You condemn “the acts of hate, aggression or disrespect toward any racial group that may happen anywhere,” but the University community—particularly the Black community—deserves to see more from you. It is crucial that you make marginalized individuals feel heard. You must act on their demands, because a university is not only a place of education for students, it is also a home for us, and a community for employees.
Wash. U. as an institution is an integral part of our lives. Thus, its students and employees deserve a proper response from the administration. We recognize that this email was an effort to show solidarity. This expression, however, was not enough.
While most universities have yet to produce a fully satisfactory response, many institutions have taken steps that we felt were lacking in your statement. The Saint Louis University statement , for example, included an acknowledgment of the broader systemic issues people of color face every single day of their lives. As SLU President Fred Pestello wrote in his statement, “This is about the countless, pervasive ways institutions, policies, programs and systems are structured in a manner that oppresses people of marginalized identities.” This issue is about more than one specific incident; it demonstrates systemic oppression that has been ignored for far too long.
You acknowledged that “there are no words that will be enough” and that initiatives are being planned, but there are still actions that could have been taken to amplify your words. We would have liked to see your email connect us to existing University resources like Habif’s mental health counseling and the Center for Diversity and Inclusion. The University of Chicago’s provost, Ka Yee C. Lee, included a list of resources in her email to students. We can’t help but wonder why you didn’t do the same.
That is not to say that all hope is lost, because there are steps that you and the University can take toward progress. Community members are still feeling all of those painful emotions we felt last Sunday night, so the next time you email us, there should be true empathy. There should be plans. There should be real acknowledgment of how the University has failed us in the past and there should be concrete steps that the University is taking to move forward.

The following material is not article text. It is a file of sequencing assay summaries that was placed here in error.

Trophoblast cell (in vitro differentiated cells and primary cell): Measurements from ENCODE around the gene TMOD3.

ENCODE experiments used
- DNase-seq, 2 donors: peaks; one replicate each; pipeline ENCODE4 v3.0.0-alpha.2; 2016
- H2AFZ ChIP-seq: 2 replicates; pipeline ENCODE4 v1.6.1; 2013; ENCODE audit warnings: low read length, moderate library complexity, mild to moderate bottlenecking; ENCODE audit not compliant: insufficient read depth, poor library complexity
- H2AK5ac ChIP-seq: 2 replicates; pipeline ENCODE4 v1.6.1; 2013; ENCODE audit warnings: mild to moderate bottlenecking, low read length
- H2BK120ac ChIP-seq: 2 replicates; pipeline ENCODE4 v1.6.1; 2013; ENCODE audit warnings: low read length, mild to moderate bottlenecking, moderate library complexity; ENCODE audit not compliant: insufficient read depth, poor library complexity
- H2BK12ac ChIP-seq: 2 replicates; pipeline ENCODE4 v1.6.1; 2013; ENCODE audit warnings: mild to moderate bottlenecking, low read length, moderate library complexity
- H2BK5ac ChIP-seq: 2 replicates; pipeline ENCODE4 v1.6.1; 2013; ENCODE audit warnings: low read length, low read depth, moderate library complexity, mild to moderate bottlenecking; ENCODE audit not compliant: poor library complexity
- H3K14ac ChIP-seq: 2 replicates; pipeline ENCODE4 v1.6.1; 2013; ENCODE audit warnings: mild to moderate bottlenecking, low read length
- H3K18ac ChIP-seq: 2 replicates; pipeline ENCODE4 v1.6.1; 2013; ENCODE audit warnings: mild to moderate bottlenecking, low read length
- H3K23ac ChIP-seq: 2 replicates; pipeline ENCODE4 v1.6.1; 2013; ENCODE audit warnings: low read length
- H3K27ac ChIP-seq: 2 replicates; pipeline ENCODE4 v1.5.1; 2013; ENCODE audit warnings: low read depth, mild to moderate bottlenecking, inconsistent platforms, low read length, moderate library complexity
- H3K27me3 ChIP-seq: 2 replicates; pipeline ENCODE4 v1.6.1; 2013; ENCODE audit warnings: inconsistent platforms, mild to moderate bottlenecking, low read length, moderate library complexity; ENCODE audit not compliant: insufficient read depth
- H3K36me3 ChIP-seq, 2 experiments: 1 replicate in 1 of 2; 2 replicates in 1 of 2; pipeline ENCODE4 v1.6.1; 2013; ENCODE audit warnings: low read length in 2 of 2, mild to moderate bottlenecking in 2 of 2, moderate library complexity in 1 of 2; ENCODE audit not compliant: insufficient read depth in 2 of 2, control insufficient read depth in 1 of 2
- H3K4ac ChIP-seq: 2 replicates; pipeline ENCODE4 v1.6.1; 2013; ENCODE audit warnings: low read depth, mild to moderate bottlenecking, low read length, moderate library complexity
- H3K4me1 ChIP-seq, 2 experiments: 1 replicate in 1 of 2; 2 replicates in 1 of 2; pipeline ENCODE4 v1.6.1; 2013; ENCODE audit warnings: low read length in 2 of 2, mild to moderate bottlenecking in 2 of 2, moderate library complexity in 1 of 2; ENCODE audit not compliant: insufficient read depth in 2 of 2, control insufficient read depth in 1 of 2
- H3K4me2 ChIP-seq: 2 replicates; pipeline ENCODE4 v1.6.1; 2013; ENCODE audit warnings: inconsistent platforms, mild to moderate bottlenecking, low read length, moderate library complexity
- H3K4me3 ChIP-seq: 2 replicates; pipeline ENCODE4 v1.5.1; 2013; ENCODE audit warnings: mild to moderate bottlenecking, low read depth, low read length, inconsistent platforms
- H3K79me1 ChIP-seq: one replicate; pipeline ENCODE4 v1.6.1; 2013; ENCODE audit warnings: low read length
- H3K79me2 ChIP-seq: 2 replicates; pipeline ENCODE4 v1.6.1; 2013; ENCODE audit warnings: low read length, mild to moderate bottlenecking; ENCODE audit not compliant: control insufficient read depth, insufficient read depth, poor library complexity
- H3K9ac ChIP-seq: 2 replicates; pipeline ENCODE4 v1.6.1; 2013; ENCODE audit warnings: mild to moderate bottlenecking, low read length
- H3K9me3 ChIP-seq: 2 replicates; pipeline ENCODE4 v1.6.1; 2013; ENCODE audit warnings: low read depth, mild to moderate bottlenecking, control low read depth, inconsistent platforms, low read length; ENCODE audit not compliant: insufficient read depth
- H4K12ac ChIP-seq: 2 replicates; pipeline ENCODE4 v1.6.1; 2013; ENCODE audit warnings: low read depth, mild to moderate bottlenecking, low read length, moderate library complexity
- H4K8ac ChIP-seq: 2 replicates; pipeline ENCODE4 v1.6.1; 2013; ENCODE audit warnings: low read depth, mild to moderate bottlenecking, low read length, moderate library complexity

Chancellor Martin, the Student Life Editorial Board challenges you to host an open-access town hall this month. There, any member of the Washington University community could pose questions about the University’s responsibility to its Black students, faculty and staff and specific actions the University can take to address the institutionalized racism on campus and in St. Louis.
We realize that one town hall will not solve Wash. U.’s institutionalized racism, but we think it’s a starting point to hold every facet of the University accountable to making sincere change. Moreover, we believe the onus is on you and the University administration to be the catalyst for this change. We hope to hear from you soon.
The Student Life Editorial Board
The Student Life Editorial Board is composed of the Editor-in-Chief, Associate Editor, Managing Editors, Senior Forum Editor, Senior Scene Editor, Senior Cadenza Editor, Senior Sports Editors, Directors of Engagement and the Copy Chief.
Editor’s note: Please read Student Life’s Letter from the Editor on this subject here .”

Op-Ed: The troubling Olin name
by Student Life
Jun 07, 2020
“Before the COVID-19 crisis, I walked past a giant portrait of John M. Olin every day on the way to my office as a visiting professor at Washington University in St. Louis. The business school and a library at Washington University are named after Olin, who was a longtime member of the university’s Board of Trustees and gave millions of dollars to the school, including through the eponymous John M. Olin Foundation .
Because I’m interested in understanding how philanthropic donations affect higher education institutions, I looked into Olin’s history of giving to universities. In light of the current protests in response to the killings of Black people by police across the country, what I learned about Olin’s motivation for donating to universities was disturbing.
As reported by Jane Mayer , Olin’s focus on higher education stemmed from a protest of racial injustice by a group of approximately 80 Black students at Cornell University, Olin’s alma mater, in 1969. In response to the protest, Cornell’s president agreed to expedite the establishment of a Black Studies program at the university and to investigate the burning of a cross outside of a building where Black students lived. The president also granted the protesters amnesty.
Olin was deeply distressed by the protest at Cornell. As described by Mayer, “Almost worse than the behavior of the protestors, from his standpoint, was the behavior of Cornell’s president, James A. Perkins, a committed liberal who had gone out of his way to open the university’s doors to inner-city minority students and now seemed to be bending the curriculum and lowering disciplinary standards to placate them.” To counter what Olin perceived to be happening at Cornell and other universities, the John M. Olin Foundation—which previously focused on donations to hospitals, museums and the like—began to focus its donations on the country’s elite universities. According to Mayer, “He began to fund an ambitious offensive to reorient the political slant of American higher education to the right.”
Olin’s reaction to the Black student protest at Cornell exemplifies the type of attitude that allows social injustices to persist. By having a school and library named after Olin, Washington University implicitly lends credence to his views, sending exactly the wrong message at this critical juncture in the history of St. Louis and the nation. Imagine the powerful message that the University could send by removing the Olin name from campus buildings. It would signal that the University values social justice over large financial gifts. It would provide a tangible sign that the University’s leadership is willing to take the types of steps necessary to address the gross inequities and injustices that plague St. Louis and the nation.”